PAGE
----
There have been 2 recent LGO Ombudsman cases which are useful reminders:
- This case reminds councils that people can spend their money as they wish [within reason] when paying for their own care. The ombudsman criticised Cornwall Council’s financial assessment process which treated the person as though they [Cornwall] were paying for the care and limited the man’s personal expenditure to the Personal Expenditure Allowance. This only applies when the council is paying for the care.
The council was also criticised for failing to disregard half of a person’s work pension when calculating how much they must contribute towards their care, if that pension is being used for supporting a spouse or civil partner.
In this case, the council also put too high a threshold on the proof it required to demonstrate the man was paying money to his wife. It said a joint account was not evidence of this, despite accepting that the wife was using the money for her maintenance. The council’s poor calculations meant that there was a delay in funding the man’s care when his capital fell below the government threshold of £23,250.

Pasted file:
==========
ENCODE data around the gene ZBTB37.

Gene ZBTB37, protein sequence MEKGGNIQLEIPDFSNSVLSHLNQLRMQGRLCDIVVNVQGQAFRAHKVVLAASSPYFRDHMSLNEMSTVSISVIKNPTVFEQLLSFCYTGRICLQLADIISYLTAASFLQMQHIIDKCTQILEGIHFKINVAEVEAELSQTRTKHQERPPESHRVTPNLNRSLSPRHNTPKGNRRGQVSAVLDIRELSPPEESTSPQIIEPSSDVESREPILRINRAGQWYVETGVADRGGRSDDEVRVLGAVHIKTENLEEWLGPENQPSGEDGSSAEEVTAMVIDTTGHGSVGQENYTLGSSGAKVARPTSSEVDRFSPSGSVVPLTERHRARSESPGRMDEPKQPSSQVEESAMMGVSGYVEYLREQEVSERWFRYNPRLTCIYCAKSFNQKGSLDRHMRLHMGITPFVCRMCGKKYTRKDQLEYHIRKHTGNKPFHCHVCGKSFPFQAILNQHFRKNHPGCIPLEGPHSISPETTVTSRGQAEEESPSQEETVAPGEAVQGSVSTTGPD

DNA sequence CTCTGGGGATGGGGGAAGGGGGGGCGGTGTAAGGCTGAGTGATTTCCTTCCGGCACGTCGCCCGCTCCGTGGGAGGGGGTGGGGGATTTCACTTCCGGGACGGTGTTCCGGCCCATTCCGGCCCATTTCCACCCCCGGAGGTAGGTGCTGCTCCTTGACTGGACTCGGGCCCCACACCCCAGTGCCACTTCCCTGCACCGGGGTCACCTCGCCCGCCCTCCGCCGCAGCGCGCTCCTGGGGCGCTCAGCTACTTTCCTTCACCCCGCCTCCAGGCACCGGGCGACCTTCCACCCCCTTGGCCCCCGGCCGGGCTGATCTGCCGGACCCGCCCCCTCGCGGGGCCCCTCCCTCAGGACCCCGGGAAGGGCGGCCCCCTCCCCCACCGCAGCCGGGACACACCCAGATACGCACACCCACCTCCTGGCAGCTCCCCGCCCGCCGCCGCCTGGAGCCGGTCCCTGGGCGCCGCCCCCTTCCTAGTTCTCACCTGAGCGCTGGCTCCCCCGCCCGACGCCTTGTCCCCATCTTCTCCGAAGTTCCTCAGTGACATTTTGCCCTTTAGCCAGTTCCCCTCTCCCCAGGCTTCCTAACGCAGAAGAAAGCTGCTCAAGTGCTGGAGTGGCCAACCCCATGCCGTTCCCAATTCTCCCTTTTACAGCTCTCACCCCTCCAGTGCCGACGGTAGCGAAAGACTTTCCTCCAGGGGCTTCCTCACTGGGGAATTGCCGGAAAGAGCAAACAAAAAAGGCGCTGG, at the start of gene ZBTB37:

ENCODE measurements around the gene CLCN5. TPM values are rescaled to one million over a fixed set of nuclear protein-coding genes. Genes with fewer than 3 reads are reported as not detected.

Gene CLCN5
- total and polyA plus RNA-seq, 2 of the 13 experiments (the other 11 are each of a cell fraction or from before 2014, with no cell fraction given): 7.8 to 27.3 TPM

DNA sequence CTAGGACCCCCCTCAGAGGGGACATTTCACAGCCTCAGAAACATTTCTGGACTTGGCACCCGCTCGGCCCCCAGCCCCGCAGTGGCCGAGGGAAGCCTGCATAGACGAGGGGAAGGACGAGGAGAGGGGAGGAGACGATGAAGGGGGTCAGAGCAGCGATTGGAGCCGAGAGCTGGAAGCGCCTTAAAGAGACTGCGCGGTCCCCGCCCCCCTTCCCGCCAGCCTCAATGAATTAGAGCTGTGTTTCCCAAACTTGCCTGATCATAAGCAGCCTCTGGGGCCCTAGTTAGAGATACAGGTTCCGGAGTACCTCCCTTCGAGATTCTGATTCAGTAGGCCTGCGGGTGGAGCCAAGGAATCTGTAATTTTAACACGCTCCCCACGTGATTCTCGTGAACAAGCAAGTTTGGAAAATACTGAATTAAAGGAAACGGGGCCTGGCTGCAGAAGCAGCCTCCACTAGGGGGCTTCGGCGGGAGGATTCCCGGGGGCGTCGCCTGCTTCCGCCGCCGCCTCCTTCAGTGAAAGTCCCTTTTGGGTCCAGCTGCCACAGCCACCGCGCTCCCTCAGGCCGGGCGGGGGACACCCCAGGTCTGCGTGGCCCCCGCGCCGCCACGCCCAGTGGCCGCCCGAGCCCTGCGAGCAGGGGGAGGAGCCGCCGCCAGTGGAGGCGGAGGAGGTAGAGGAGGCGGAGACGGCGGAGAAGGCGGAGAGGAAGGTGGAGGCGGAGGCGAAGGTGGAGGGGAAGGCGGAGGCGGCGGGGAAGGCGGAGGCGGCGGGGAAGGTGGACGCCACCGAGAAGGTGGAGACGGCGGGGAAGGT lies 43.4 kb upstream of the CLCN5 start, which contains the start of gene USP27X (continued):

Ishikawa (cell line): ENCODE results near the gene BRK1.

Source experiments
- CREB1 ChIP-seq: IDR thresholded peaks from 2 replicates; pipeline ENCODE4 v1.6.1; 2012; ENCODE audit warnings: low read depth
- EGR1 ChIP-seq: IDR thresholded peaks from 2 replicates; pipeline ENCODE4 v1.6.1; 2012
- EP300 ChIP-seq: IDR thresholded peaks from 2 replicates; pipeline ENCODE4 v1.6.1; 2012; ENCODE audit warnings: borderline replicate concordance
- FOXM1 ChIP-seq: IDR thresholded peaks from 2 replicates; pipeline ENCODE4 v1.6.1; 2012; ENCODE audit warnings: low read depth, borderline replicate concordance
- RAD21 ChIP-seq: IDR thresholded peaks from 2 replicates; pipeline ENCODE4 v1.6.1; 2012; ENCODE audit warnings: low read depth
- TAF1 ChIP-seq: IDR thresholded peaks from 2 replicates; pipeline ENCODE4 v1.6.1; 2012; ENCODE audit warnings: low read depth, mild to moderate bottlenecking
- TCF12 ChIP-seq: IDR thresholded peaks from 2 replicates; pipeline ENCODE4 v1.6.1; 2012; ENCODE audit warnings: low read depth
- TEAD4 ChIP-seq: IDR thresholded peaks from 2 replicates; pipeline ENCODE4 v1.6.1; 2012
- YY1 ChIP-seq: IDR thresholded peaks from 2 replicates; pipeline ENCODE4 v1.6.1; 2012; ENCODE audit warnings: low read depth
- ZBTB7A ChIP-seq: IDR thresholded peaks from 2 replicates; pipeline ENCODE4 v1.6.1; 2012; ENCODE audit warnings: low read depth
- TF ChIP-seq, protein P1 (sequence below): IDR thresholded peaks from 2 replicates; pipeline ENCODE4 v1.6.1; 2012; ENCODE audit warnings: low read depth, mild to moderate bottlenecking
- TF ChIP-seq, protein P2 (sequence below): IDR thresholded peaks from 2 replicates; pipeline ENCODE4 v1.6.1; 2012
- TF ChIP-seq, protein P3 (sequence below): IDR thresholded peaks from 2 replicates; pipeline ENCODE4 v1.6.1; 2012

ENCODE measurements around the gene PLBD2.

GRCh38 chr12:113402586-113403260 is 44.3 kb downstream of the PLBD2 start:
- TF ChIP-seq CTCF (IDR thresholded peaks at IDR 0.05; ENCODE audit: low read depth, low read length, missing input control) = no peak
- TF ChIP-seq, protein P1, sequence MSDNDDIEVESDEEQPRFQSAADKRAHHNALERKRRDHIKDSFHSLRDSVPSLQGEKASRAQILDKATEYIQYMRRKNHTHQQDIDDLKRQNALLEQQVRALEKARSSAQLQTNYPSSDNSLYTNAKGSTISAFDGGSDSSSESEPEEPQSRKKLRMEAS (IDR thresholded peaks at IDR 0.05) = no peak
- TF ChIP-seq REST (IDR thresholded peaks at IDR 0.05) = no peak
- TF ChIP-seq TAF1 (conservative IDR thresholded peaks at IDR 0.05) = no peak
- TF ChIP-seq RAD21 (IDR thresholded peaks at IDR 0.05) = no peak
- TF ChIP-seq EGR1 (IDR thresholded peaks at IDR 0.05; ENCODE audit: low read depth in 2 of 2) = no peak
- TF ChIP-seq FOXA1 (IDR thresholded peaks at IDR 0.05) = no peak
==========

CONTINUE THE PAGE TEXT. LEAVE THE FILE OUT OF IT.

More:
Here is the link to this decision:
- Ombudsman: Decision refunds costs where resident charged for short term residential care. Here the Ombudsman found Lincolnshire County Council had been charging a fixed fee for respite care without assessing whether people could afford it. This is not in line with statutory guidance which emphasises the principle that a charge should be affordable for the individual.
The policy, criticised by the Ombudsman, saw a different flat rate charged for the care based on people’s ages, but stated people could have a full financial assessment if they wished.
The council told the Ombudsman it had identified 4,387 respite users who later went on to receive full-time residential care. Of that number, nearly 3,000 had either paid the correct charge or had underpaid. However, the rest had overpaid by between £10 and £50 per episode of respite care.
Lincolnshire agreed to refund some of these people.
(Author: Tish Hanifan)